KYIV- President Vladimir Putin claimed victory in the biggest battle of the Ukraine war on Thursday, declaring the port of Mariupol "liberated" after nearly two months of siege, despite leaving hundreds of defenders still holed up inside a giant steel works.

Ukraine derided Putin's attempt to avoid a final clash with its forces in the city as an acknowledgment that he lacked the troops to defeat them.

In a televised meeting at the Kremlin, Putin told Defence Minister Sergei Shoigu: "You successfully completed the combat effort to liberate Mariupol. Let me congratulate you on this occasion, and please convey my congratulations to the troops."

He added: "I consider the proposed storming of the industrial zone unnecessary. I order you to cancel it ... There's no need to climb into these catacombs and crawl underground through these industrial facilities ... Block off this industrial area so that not even a fly can get through."

The decision not to storm the Azovstal steel plant - after days of ultimatums to its defenders to surrender or die - allowed Putin to claim his first big prize since his forces were driven out of northern Ukraine last month. But it falls short of the unambiguous victory Moscow has sought after months of brutal combat in a city reduced to rubble.

"They physically cannot take Azovstal, they have understood this, they have taken huge losses there," Ukrainian presidential adviser Oleksiy Arestovych told a briefing. "Our defenders continue to hold it."

Asked to comment on Putin's move, a Ukrainian defence ministry spokesperson said it showed the Kremlin leader's "schizophrenic tendencies". President Volodymyr Zelenskiy said 120,000 civilians were still being blocked from leaving Mariupol.

With Ukraine pleading for weapons to fend off Russia's assault, U.S. President Joe Biden was expected to announce another $800 million worth of military aid, similar in size to a package announced last week.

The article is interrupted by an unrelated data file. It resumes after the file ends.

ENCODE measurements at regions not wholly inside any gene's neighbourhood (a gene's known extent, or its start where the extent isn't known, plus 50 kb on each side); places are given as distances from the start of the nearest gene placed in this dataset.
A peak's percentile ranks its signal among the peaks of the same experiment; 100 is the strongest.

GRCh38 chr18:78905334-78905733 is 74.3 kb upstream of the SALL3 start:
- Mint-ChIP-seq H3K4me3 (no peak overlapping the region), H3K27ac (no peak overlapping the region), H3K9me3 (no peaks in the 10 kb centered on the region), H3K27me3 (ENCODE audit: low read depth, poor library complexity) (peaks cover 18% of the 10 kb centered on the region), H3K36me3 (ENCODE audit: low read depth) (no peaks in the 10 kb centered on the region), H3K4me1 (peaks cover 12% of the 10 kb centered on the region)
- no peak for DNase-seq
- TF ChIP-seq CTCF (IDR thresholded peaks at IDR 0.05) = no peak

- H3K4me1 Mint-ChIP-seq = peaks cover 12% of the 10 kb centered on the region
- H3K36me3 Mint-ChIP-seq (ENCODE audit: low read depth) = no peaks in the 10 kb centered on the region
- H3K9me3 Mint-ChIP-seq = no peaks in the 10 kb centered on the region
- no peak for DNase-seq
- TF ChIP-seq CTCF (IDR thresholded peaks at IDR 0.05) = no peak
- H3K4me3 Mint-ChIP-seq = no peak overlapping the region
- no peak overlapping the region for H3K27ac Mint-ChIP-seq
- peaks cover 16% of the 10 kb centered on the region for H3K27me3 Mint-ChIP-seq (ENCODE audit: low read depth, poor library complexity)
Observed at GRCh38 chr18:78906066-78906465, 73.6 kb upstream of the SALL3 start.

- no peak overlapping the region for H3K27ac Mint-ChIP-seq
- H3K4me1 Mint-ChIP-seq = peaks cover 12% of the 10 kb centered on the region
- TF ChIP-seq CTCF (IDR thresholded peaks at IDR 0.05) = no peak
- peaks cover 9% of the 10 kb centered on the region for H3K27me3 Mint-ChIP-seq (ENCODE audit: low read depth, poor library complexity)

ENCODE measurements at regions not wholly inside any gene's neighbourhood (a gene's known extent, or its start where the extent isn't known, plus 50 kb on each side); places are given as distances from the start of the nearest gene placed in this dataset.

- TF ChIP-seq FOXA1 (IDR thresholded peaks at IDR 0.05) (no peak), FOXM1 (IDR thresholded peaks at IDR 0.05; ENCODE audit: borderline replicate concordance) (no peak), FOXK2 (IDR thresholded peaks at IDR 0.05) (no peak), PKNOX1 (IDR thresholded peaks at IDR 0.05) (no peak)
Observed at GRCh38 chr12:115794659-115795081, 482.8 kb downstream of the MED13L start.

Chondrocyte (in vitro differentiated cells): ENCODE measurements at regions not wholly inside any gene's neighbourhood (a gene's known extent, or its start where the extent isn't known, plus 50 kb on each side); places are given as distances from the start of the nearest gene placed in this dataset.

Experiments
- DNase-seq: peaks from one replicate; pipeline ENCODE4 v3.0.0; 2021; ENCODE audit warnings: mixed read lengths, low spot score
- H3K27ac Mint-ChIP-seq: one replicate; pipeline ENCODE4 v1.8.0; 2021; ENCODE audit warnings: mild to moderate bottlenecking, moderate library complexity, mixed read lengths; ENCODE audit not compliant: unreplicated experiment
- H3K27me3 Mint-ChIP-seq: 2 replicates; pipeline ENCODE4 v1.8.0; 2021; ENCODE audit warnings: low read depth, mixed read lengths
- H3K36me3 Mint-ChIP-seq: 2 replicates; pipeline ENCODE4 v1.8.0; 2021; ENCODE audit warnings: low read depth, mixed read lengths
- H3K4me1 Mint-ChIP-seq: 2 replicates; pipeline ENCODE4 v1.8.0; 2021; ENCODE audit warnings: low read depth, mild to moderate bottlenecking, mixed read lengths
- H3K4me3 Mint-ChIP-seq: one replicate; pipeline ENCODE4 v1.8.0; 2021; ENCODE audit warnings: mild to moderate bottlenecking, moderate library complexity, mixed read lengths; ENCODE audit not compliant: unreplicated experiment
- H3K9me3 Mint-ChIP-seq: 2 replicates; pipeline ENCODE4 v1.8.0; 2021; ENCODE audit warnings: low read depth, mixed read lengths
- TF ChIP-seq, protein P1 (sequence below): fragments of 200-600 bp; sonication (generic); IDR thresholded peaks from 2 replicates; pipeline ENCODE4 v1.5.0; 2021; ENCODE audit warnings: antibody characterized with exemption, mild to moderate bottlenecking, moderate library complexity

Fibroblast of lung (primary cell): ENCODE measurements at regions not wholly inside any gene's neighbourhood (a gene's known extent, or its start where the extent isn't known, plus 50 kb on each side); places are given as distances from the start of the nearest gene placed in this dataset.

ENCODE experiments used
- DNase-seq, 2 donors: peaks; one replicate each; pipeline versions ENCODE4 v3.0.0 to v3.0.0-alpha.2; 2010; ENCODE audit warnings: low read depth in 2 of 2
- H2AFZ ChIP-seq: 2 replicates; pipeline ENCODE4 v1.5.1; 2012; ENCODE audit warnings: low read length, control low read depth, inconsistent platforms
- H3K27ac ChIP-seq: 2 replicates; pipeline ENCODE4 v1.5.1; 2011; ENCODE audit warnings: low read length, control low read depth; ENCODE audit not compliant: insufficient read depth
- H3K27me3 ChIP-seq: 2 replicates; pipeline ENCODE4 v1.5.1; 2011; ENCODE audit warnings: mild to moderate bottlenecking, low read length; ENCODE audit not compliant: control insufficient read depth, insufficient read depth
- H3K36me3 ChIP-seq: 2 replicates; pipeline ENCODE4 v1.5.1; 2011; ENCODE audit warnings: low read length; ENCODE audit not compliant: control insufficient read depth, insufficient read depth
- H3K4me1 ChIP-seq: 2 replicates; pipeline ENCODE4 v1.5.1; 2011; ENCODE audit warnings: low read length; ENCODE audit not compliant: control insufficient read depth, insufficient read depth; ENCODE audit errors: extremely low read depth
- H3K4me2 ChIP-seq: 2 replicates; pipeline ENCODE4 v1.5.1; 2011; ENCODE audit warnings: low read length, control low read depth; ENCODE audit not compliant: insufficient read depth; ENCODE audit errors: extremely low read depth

The Spanish and Danish prime ministers became the latest Western leaders to visit Kyiv, both also promising arms.

CIVILIAN SUFFERING

Mariupol, once home to 400,000 people, has seen not only the most intense battle of the war but also its worst humanitarian catastrophe, with hundreds of thousands of civilians cut off for nearly two months under Russian siege and bombardment.

Journalists who reached it during the siege found streets littered with corpses, nearly all buildings destroyed, and residents huddled freezing in cellars, venturing out to cook scraps on makeshift stoves or to bury bodies in gardens.

Two incidents in particular became symbolic of what Kyiv and the West call Russian war crimes - the bombing of a maternity hospital and, a week later, of a theatre with hundreds of civilians in the basement. Moscow denies targeting civilians, and, without evidence, says those incidents were faked.

Ukraine estimates that tens of thousands of civilians have died in Mariupol. It says some have been buried in mass graves, others removed from the streets by Russian forces using mobile cremation trucks to incinerate bodies. The United Nations and Red Cross say the civilian toll is still unknowable, but at least in the thousands.